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Among her friends, 30-year-old Molly Weissman is known as Molly Weissman. Her colleagues at her office in New York refer to her in conversation as Molly Weissman, and when you ask her how she’d like to be named on second reference in a news story, she opts for “Weissman” there too. But on Facebook, ever since she got married in 2015, Weissman is Molly Lister Weissman—a nod to the fact that before her marriage, she was known among friends, and on all her official ID documents, as Molly Lister.

Weissman, the media director for the nonprofit Global Citizen Year, legally changed her last name to match her husband’s shortly after their wedding. “It was important for both me and my husband that our family just have one name,” she says. But still, she wanted to be “findable.” She didn’t want her new name to pop up on the computer screen of a friend or acquaintance who didn’t know she’d gotten married and be totally unfamiliar. “If I had just been ‘Molly Weissman,’” she says, “they might be like, ‘I don’t know that person.’”

For people in English-speaking countries who’ve aged out of their teen years and into adulthood in the age of Facebook, it’s a familiar phenomenon—the brief moment of bewilderment that ensues when an unfamiliar name pops up on one’s Facebook timeline, intruding like a complete stranger into a space that’s usually full of friends. Often, it’s a somewhat common female first name coupled with an unfamiliar last name; “Who is this?” you might ask yourself, only to click through to her profile page and discover an old classmate you remember fondly but haven’t spoken to in a while, recently married to someone you’ve never heard of.

This is likely less common among Facebook users in countries and cultures where women aren’t traditionally expected to legally change their family names upon marriage to a man. But it happens in the United States, and it’s precisely why Allison Schaffer, who works at an advertising firm in Chicago and is still in the process of legally changing her last name to match her husband’s, opted for “Allison Schaffer Gonzalez” over “Allison Gonzalez” on Facebook. It's also why Jessica Wagner, a high school teacher in Minnesota, opted for “Jessica Buckingham Wagner” on Facebook—so that her old friends who’d known her in her single life would recognize her name when she reached out to reconnect online. Chicago speech therapist Hannah Rodheim, too, was well aware of the phenomenon when she switched from “Hannah Rodheim,” her legal married name, to “Hannah Newman Rodheim” on Facebook. (Though in her case, she tells me, it was partly so that her husband’s cousin who’s also named Hannah Rodheim and she would stop receiving each others' messages.)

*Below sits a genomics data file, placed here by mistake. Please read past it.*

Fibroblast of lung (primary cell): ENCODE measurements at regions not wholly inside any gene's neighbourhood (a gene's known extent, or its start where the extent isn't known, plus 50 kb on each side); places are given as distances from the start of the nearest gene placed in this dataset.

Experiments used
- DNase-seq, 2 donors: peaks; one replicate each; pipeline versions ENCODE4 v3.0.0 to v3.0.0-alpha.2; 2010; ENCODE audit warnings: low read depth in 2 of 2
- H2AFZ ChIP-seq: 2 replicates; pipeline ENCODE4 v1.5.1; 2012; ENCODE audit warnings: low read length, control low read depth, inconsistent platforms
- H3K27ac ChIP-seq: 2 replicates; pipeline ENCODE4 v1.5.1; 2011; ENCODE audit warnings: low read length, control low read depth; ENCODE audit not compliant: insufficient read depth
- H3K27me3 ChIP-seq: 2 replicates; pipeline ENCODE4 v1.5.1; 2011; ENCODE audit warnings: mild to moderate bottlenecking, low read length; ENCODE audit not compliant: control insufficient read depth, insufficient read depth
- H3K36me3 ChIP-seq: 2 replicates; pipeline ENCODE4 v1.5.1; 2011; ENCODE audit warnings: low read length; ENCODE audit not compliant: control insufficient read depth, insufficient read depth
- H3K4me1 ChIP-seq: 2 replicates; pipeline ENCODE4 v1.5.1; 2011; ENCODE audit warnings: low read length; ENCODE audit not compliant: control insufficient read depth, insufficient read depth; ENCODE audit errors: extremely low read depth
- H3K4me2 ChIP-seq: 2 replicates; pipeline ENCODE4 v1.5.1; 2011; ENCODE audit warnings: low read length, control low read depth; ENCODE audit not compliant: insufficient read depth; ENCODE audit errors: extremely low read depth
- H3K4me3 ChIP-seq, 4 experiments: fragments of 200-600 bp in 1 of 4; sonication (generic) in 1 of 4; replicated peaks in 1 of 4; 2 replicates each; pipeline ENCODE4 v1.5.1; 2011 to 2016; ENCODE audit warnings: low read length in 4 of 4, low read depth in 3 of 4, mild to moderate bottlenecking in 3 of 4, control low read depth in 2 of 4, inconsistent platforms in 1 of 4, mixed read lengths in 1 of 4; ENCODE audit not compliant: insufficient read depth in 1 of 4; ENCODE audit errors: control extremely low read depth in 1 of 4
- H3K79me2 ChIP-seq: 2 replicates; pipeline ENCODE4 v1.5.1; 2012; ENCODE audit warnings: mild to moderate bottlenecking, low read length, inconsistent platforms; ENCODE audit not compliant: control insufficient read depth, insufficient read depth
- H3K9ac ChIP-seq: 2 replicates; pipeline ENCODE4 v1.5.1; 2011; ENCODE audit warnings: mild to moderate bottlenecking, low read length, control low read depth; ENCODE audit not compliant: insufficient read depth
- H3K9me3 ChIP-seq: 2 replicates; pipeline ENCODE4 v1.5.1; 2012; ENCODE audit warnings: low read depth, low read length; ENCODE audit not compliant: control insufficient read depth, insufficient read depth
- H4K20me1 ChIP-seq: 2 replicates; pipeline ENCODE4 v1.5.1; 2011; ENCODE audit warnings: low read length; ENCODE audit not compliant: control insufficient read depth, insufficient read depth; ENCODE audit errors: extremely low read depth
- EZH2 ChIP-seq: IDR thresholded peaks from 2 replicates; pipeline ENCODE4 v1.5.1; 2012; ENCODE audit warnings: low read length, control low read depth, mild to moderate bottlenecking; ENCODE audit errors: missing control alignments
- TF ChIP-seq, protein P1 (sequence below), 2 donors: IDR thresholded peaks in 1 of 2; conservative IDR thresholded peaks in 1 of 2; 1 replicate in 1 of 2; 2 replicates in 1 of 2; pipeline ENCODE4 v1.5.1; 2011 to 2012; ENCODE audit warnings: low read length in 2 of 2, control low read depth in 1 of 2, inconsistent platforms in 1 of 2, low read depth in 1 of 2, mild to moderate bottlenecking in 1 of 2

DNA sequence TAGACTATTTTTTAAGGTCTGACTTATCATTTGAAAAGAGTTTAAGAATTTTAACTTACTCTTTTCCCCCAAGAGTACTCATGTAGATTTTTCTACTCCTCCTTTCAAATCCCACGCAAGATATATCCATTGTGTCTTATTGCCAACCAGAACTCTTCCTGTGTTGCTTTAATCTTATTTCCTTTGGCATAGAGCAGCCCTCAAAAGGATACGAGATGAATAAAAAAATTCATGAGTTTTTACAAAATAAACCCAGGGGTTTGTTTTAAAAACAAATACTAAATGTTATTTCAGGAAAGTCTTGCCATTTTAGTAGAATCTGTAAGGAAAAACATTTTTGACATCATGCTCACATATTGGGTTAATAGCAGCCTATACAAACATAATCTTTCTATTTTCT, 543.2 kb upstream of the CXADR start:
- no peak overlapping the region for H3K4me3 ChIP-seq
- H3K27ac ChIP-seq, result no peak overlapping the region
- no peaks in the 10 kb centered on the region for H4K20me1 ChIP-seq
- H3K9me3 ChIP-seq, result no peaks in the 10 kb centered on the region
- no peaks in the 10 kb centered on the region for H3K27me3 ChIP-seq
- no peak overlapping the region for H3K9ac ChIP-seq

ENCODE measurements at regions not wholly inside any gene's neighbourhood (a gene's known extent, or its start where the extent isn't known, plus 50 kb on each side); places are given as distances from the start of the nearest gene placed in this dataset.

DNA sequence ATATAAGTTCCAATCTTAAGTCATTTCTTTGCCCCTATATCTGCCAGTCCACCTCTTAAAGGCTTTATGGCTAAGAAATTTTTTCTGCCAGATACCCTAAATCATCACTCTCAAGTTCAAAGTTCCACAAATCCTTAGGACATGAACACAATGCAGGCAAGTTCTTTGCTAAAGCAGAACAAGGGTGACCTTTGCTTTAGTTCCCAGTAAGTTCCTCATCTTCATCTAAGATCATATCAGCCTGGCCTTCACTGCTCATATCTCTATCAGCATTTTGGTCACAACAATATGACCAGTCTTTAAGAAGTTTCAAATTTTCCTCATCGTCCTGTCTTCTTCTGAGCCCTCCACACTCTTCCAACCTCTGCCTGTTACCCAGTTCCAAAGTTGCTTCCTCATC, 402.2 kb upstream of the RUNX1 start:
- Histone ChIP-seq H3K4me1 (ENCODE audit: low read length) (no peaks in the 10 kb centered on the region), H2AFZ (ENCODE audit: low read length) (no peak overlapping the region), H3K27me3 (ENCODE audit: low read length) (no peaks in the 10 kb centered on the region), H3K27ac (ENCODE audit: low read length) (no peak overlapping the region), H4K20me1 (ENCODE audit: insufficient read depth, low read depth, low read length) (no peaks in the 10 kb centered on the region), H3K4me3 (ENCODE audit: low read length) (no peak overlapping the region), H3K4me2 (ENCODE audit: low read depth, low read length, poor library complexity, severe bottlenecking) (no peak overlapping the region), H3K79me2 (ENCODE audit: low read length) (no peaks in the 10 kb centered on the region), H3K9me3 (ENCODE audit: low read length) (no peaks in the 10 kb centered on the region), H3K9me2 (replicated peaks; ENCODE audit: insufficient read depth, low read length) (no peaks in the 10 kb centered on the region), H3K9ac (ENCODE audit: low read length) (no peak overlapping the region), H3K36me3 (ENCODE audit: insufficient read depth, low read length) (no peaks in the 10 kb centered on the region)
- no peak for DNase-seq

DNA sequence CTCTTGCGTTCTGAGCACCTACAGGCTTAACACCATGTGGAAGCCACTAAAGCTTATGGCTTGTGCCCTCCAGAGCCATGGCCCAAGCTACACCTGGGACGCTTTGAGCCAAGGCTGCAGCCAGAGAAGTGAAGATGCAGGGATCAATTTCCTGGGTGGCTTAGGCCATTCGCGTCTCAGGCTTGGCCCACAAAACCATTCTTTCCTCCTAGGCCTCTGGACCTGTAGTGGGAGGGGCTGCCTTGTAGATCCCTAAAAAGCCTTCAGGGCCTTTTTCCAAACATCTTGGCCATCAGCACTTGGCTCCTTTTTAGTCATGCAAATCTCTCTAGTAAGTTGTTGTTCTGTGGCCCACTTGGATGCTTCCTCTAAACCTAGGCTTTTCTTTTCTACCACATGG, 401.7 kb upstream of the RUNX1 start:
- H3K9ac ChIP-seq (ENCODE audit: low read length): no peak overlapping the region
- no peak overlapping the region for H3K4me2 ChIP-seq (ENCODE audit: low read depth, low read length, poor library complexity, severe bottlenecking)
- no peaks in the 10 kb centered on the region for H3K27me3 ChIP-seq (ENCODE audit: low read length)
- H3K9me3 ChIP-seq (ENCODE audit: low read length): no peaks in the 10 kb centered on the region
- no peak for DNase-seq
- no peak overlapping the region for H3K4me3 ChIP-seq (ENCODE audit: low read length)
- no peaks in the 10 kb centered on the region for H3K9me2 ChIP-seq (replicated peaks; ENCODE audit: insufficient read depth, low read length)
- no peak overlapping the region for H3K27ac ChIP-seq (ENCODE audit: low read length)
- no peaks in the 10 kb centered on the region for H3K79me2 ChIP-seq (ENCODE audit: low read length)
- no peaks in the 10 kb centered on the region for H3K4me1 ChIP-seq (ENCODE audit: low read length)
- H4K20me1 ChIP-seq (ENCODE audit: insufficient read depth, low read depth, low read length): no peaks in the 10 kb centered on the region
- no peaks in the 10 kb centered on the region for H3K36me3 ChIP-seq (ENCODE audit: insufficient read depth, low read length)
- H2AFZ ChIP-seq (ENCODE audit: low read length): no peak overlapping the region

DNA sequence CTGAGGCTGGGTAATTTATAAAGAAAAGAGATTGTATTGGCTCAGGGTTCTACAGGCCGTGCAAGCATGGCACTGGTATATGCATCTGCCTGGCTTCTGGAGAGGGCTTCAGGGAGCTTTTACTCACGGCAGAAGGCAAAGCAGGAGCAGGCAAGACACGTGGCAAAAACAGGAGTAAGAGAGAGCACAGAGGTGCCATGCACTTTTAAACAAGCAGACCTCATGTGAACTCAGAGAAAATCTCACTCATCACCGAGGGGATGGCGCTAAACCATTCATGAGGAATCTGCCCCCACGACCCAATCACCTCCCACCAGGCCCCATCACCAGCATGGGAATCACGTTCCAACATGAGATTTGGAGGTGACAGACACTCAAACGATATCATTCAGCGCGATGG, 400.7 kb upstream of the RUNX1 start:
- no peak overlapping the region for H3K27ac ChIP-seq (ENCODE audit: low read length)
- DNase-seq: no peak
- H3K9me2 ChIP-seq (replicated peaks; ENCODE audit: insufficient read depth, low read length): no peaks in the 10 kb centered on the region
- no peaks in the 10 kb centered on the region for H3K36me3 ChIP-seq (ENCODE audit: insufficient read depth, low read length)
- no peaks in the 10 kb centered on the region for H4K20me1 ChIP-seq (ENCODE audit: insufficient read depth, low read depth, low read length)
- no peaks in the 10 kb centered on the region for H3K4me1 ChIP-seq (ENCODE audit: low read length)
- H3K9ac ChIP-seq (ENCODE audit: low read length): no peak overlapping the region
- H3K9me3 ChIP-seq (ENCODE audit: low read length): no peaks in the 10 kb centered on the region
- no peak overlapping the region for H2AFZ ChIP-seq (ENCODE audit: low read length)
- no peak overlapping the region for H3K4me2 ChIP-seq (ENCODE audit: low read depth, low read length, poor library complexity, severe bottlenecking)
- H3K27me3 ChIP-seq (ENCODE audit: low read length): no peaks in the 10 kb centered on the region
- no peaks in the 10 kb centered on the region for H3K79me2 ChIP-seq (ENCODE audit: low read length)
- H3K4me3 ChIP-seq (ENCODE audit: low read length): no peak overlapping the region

It’s not a terribly complicated problem for friends of a newly married woman to solve, all told; it usually takes just a minute of detective work to unravel the mystery of her identity. But the unhyphenated double surname some women have adopted online to prevent that confusion is a naming custom heretofore more often seen in textbooks and foreign countries. And, it's popularizing another option for women's last names when they marry men, beyond just “keep,” “change,” or “hyphenate.”

There’s a long tradition—in some places—of women using their family name from birth in addition to a husband’s family name. Some prominent American women in literature, politics, and society have been known to go by a married name tacked on after their original or “maiden” names, sans hyphen:  Coretta Scott King, Elizabeth Cady Stanton, Harriet Beecher Stowe, Sandra Day O’Connor, Ruth Bader Ginsburg, and Hillary Rodham Clinton, to name a few. In Russia and in many Spanish-speaking countries, it’s customary for a woman to retain her family or father’s name when she takes her husband’s family name (see: former president of Argentina Cristina Fernández de Kirchner); women in Turkey, Iran, China, and certain Balkan countries have been known to adopt this format too. Still, according to Laurie Scheuble, a Penn State professor who researches marital naming, while rates of women doing anything non-conventional with their last names after marriage have risen slightly in the last two decades, some 90 percent of women who get married to men still adopt their husband’s last name when they marry.

Historically, the primary reason women have gone by two last names without a hyphen is because “these are women who are more established in their career, very educated. So they do that to maintain their identity,” Scheuble says. And some see this strategy as offering a distinct advantage over hyphenating: “As a society, we tend to ignore hyphens,” she adds. “We don't like them; they're cumbersome.” (Several of the women I spoke to for this story said they found hyphenated double last names to be clunky or excessively long.)